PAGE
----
Southwest Airlines made a tough, momentous decision this week, signaling something it's never done before in 49 years.

It was easy to miss with so much else going on in the world

But it puts Southwest Airlines on a path to join an unfortunate club: airlines that have together shed thousands of jobs as a result of the coronavirus pandemic. 

If it happens, it will mark the first time that Southwest, which has been flying under its current name since 1971, has resorted to furloughs or layoffs.

This is a tough story to write. It's always hard to see anyone at risk of losing their job.

However, as it unfolds, this experience also contains tremendous learning opportunities for almost anyone running a business of any kind or size. 

Here's the background. Last month, Southwest Airlines CEO Gary Kelly recorded a video message for employees, describing the state of the airline and asking unions to agree to take 20 percent pay cuts in 2021 to help stop the financial bleeding.

Southwest projects to lose millions a day for the rest of the year, according to reports, and Kelly said non-union employees were already taking the temporary pay cuts. He also added that he personally would take no salary in 2021, and that other senior executives will see their salaries drop by 20 percent. 

In return, he promised, non-union employees would see no layoffs throughout 2021, and their salaries would "snap back" at the end of the year to pre-pandemic rates.

As for union employees, of course Southwest can't cut their salaries unilaterally. 

So, Kelly said he was asking for these pay cuts in exchange for the same promise of no layoffs in 2021, but also warning that if unions wouldn't agree, furloughs would likely follow.

At the time, I wrote that I thought this was an intriguing move on Kelly's part. If the unions agreed, he could continue Southwest's no-layoff streak and establish an advantageous precedent. If they didn't agree, he might be able to force them to shoulder some of the blame for job losses.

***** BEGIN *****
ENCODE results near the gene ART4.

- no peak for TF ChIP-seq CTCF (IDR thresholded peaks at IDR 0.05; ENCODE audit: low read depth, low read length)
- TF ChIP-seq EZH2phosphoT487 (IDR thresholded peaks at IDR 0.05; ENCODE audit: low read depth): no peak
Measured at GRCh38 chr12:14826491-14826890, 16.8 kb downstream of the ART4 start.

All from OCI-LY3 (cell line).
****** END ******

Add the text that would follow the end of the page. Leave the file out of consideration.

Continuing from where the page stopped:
Immediately afterward, the unions representing both Southwest Airlines pilots and flight attendants seemed to pour cold water on the idea of cuts.

The flight attendants' union told me its members were "not interested in making concessions to a contract that took decades to obtain," and the pilots' union told The Wall Street Journal that while it had agreed to discussions with Southwest, that was "very different than agreeing to concessions."

But while I don't have any inside information or access to the decision-making processes, it's what you might expect, in that neither side in this negotiation has incentive to agree to anything immediately.

In other words, I might look at this and expect that if any agreement on cuts can be reached, it will happen at the last possible minute--which might well be months away.

All of which makes the latest move by Southwest just a bit more intriguing. 

Because while Southwest issued its first furlough warnings this week, which are legally required before it can take this kind of action, those notices didn't go to the pilots or flight attendants.

Instead, they went to a much smaller group: 42 material specialists represented by the International Brotherhood of Teamsters, which Southwest said had announced they would not negotiate.

I don't know if this is by design or happenstance, but in any negotiation like this, it seems smart to creep as slowly as possible--taking one small step at a time, and allowing the other side as much room as possible to navigate closer to your position.

If I were a Southwest labor executive whose job was to try to get unions to agree to cuts, I would much prefer to send the first WARN notices to a small group of workers, rather than be boxed into taking a bigger step before I wanted to.

And it makes me think of other questions I'd ask myself if I were running a business that required cuts to survive--and especially if I didn't think I had the leadership capital (or legal right) to make unilateral pronouncements.

How can you move slowly, carefully, methodically--staying in control of negotiations to the maximum possible extent--while still giving everyone else room to save face and get as much of what they need as possible? 

I don't know where this all lands for Southwest, of course. I certainly hope we'll see a faster comeback than we might have anticipated, and that the need for job cuts will be minimal. I'd love to be able to write in a few months that Southwest managed to keep its 49-year no-furlough streak going.

But I'll be watching. And if you're running a business, I think you should watch, too.